Speed Shift v2: Speed Harder
As originally reported at Kaby Lake-Y/U Launch

One of the new features for Skylake was Speed Shift. With the right OS driver, the system could relinquish control of CPU turbo to the CPU itself. Using internal metric collection combined with access to system-level sensors, the CPU could adjust the frequency with more granularity and faster than the OS can. The purpose of Speed Shift was to allow the system to respond quicker to requests for performance (such as interacting with a touch screen or browsing the web), reduce delays and improve the user experience. So while the OS was limited to predefined P-state options, a Speed Shift enabled processor with the right driver had a near contiguous selection of CPU multipliers within a wide range to select from.

The first iteration of Speed Shift reduced the time for the CPU to hit peak frequencies from ~100 milliseconds down to around 30. The only limitation was the OS driver, which is now a part of Windows 10 and comes by default. We extensively tested the effects of the first iteration of Speed Shift at launch.

With Kaby Lake, the hardware control around Speed Shift has improved. Intel isn’t technically giving this a new name, but it is an iterative update which I prefer to call ‘v2’, if only because the adjustment from v1 to v2 is big enough to note. There is no change in the OS driver, so the same Speed Shift driver works for both v1 and v2, but the performance means that a CPU can now reach peak frequency in 10-15 milliseconds rather than 30.

The light green and yellow lines show the difference between v1 and v2, with the yellow Kaby Lake processor getting up to 3.5 GHz incredibly quickly. This will have an impact on latency limited interactions as well as situations where delays occur, such as asynchronous web page loading. Speed Shift is a play for user experience, so I’m glad to see it is being worked on. We will obviously have to test this when we can.

A note about the graph, to explain why the lines seem to zig-zag between lower and higher frequencies because I have encountered this issue in the past. Intel’s test, as far as we were told, relies on detecting register counters that increment as instructions are processed. By monitoring the value of these registers, the frequency can be extrapolated. Depending on the polling time, or adjacent point average (a common issue with counter based time benchmarks I’ve experienced academically), it can result it statistical variation depending on the capability of the code.

While this graph uses the i7-7500U, which was released back in September, Speed Shift v2 is a feature for all Kaby Lake processors in the stack with the right OS. We still have not received an official word if Intel is working closely with Apple to bring the feature to macOS, or even if it will be promoted if it ever makes the transition – Apple may never promote it so as not to confuse the non-technical media that follow Apple, but also not allow Intel to specify that Apple is using it. Or, it’ll be part of a presentation; we don’t know.

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  • hans_ober - Tuesday, January 03, 2017 - link

    i7-7820HK typo: boost frequency of 4.9GHz Reply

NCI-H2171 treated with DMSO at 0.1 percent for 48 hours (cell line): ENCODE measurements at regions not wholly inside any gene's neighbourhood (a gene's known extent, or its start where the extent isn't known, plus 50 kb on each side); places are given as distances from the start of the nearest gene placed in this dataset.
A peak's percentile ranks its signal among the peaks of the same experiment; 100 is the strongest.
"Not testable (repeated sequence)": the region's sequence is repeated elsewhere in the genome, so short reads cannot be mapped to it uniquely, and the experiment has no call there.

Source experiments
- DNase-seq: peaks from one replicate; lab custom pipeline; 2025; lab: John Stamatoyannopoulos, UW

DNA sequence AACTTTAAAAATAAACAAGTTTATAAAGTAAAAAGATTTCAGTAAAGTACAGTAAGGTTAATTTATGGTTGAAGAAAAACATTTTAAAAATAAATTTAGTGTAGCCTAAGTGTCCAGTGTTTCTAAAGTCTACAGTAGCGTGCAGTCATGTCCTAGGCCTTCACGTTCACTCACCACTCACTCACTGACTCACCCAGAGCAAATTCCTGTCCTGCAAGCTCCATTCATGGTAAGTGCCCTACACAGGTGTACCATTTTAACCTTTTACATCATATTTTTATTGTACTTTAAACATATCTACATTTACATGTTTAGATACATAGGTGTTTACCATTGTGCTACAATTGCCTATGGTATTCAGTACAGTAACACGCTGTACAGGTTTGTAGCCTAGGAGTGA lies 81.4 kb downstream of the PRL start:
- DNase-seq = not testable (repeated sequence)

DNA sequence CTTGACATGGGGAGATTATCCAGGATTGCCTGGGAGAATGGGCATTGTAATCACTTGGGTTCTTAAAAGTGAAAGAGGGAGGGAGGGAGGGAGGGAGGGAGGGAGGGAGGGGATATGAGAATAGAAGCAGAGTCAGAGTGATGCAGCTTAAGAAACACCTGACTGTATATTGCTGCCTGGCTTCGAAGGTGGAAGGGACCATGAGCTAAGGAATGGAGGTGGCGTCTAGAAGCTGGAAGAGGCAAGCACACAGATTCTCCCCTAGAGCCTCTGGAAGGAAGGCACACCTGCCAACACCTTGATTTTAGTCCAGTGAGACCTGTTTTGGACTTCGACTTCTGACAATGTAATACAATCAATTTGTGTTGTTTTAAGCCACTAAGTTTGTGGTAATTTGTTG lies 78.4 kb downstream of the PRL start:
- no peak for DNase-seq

• kenansadhu - Tuesday, January 03, 2017 - link

    Oh it was a typo? I was so happy to see that. So what's the correct boost speed? I'm also curious about the price. Is it actually not more expensive than other i7 models? Reply
  • midspace - Tuesday, January 03, 2017 - link

    should be Boost of 3.9Ghz

    http://ark.intel.com/products/97464/Intel-Core-i7-...
    Reply
  • hansmuff - Tuesday, January 03, 2017 - link

    Fist time I read about the AVX Offset feature.. pretty cool and I'm looking forward to benchmarks playing with it. I wonder what AMDs chips will do with regards to that, I can only assume they have similar thermal issues with those instruction sets. Reply
  • ddriver - Tuesday, January 03, 2017 - link

    TICK TOCK MEH Reply
  • Mr Perfect - Tuesday, January 03, 2017 - link

    "Calculating Generational IPC Changes from Sandy Bridge to Kaby Lake"

    Looking forward to this one, as I've still got an i7-2600 kicking it in my machine. Maybe we can declare Sandy Bridge dead again? ;)
    Reply
  • kmmatney - Tuesday, January 03, 2017 - link

    The performance improvement from Skylake is minimal. If Skylake wasn't enough to upgrade, then Kaby lake won't be either. If you have a 2600K, especially overclocked, then you are better off buying other improvements - such as SSDs or better video cards, which you can still take along whenever you do upgrade.

    My personal upgrade strategy over the last 20 years was to upgrade whenever I could double my performance at the same price. I can still do this with video cards, but not with cpus.
    Reply
  • Cellar Door - Tuesday, January 03, 2017 - link

    You completely missed the sarcasm in Mr Perfect's post.

    And as far as upgrade strategies go, it basically always comes down to what your wallet can handle and its not black and while 2x perf. increase.

    EX. new VP9 hw decode - perfect for laptops, yet nowhere near 2x perf increase in all other areas.
    Reply
  • esterhasz - Tuesday, January 03, 2017 - link

    I think that kmmatney had desktops in mind...

    But yeah, I'm actually pretty excited for KL in laptops. YouTube is pushing VP9 really hard and I'm curious what the Iris+ 650 will be able to do. No miracles for sure, but coming from a Haswell U-Series chip, the time's finally ripe for an upgrade.
    Reply
  • Mr Perfect - Tuesday, January 03, 2017 - link

    Yeah, that exactly what I've been doing. A 1TB 850 Evo, Windows 10 and a GTX1060 made the 2600 completely relevant again. I'm actually still feeling the limit of the GPU, volumetric lighting in Fallout 4 is too much for the 1060. Reply

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